Archive,  Diet,  Health Advances,  Heart Health,  Nutrition,  Studies

From Coffee to Dark Chocolate, the Many Health Benefits of Polyphenols: ‘Dramatic Anti-Cancer Effects’

Lori Johnson via CBN News – This year marked the first-ever national Polyphenol Day, a day set aside to recognize one of nature’s healthiest nutrients. 

Polyphenols, found in certain plant foods are considered very good for the body because of the protection they provide from damage that often comes with aging. In addition to fighting the many negative effects of aging, research shows these compounds can also reduce the risk of heart disease and other leading causes of death.

Dr. Steven Gundry, a leading cardiovascular surgeon who specializes in nutrition and the treatment of elderly patients, told CBN News he recommends a diet rich in polyphenols.

“Some of these compounds are now recognized as having dramatic anti-cancer effects,” he said. “And I actually use the power of polyphenols in most of my clinic for the active treatment of people with cancer, metastatic cancer, who are inoperable.”

In fact, Dr. Gundry pushed the designation of national Polyphenol Day to build interest and knowledge.  He said people can find these compounds in their local grocery store if they know what to look for.  He says many foods containing polyphenols can be found in the produce department or the frozen food section.

“Right now blackberries and raspberries have the highest polyphenol content of any of the berries, that’s followed by strawberries,” he explained. “Traditionally we’ve always thought of blueberries as a great source of polyphenols, but blueberries have actually been bred for sugar content so now blueberries are a little bit down the scale of where you’d find polyphenols. The exception is if you find wild blueberries or tiny blueberries.”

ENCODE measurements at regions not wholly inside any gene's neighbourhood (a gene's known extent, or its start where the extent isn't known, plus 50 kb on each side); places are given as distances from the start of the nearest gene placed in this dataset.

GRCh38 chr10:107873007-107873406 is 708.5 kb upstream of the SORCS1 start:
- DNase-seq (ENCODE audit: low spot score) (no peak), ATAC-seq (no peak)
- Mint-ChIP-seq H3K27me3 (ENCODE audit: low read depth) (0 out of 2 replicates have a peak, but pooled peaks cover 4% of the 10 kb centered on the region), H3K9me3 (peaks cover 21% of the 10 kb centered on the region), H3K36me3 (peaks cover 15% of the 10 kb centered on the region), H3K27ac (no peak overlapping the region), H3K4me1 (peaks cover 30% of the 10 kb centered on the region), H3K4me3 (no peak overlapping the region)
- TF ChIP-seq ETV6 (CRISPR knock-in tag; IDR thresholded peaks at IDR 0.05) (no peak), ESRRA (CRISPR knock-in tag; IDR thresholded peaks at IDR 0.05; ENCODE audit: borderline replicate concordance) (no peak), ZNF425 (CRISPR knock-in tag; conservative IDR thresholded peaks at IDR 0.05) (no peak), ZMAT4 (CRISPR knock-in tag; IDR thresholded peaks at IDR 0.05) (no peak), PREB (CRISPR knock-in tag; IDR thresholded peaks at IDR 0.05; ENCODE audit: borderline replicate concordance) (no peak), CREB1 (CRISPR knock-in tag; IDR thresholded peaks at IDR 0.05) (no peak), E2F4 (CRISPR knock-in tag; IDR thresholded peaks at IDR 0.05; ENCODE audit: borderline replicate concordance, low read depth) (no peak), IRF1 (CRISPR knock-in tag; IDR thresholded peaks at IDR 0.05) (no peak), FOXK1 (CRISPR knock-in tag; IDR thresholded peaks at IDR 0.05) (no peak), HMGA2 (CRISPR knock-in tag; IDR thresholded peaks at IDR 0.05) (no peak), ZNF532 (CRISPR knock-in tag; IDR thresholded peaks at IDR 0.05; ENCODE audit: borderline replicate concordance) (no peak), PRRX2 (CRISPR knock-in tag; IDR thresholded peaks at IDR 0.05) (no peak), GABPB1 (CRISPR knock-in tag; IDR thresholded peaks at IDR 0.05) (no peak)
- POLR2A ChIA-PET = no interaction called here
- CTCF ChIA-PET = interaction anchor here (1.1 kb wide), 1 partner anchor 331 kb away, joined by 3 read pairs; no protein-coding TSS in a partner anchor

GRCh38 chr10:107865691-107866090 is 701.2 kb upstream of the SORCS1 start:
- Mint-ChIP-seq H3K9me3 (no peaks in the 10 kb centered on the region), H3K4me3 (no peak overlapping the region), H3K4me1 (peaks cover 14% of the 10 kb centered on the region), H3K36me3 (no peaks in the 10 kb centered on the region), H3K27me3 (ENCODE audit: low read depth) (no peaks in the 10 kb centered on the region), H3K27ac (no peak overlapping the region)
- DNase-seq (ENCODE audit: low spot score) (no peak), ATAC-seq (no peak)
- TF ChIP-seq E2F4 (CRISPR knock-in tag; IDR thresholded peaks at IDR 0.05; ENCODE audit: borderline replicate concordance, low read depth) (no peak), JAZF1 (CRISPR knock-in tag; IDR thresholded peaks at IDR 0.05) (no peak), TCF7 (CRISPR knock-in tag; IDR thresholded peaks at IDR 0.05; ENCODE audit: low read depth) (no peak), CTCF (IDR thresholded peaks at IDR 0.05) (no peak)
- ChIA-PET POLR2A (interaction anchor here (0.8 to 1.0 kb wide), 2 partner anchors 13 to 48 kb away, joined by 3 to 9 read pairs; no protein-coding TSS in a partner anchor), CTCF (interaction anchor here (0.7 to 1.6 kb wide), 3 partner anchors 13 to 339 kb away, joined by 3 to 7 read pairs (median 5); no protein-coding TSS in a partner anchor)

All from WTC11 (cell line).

Dr. Gundry says when shopping, make sure to go to the aisle where olive oil can be found. It contains high amounts of polyphenols. However, since there are so many different brands, choosing the right olive oil can be confusing.

“The more bitter olive oil, the kind that makes you cough, or kind of burns, that’s a sign of the polyphenol content,” he said.

Believe it or not, Dr. Gundry says polyphenol-rich foods can be found in the candy aisle in the form of dark chocolate.  Like olive oil, Dr. Gundry says the more bitter the better. That means choosing one with the highest percentage of cacao.

“Extra dark chocolate has tons of polyphenols. But beware: milk chocolate, which is preferred by Americans, all the polyphenols have been taken out to make it taste good,” he said.

Black coffee also does more than give you a morning pick-up, explains Dr. Gundy.

“A fascinating study shows people who drink five or more cups of coffee per day have a very low incidence of Alzheimer’s or Parkinson’s,” he said. “And it turns out it’s the polyphenols that have that benefit.”

Some, but not all, teas also score high.

“And it really doesn’t matter whether it’s green tea or black tea, but herbal teas aren’t loaded with polyphenols,” he said.

Dr. Gundry recommends using spices liberally because most of them, even ordinary black pepper, can help.

“Sprinkle them on your salad, on your fish, your chicken,” he said. “You can get polyphenols every day without worrying about it.”

By increasing the consumption of polyphenols in foods and beverages, spices, and supplements, research shows we can lower our risk of disease.

To read the original article click here.

Free AHA! Newsletter
Fresh-picked health news emails monday-friday.
We respect your privacy and never sell or share your email address.

Free AHA! Newsletter
Why hunt around for Breaking Health News and Natural Healing Resources, when we deliver Fresh-Picked Articles to your inbox Monday-Friday.
We respect and protect your privacy.

Enjoy these articles? ...please spread the word :)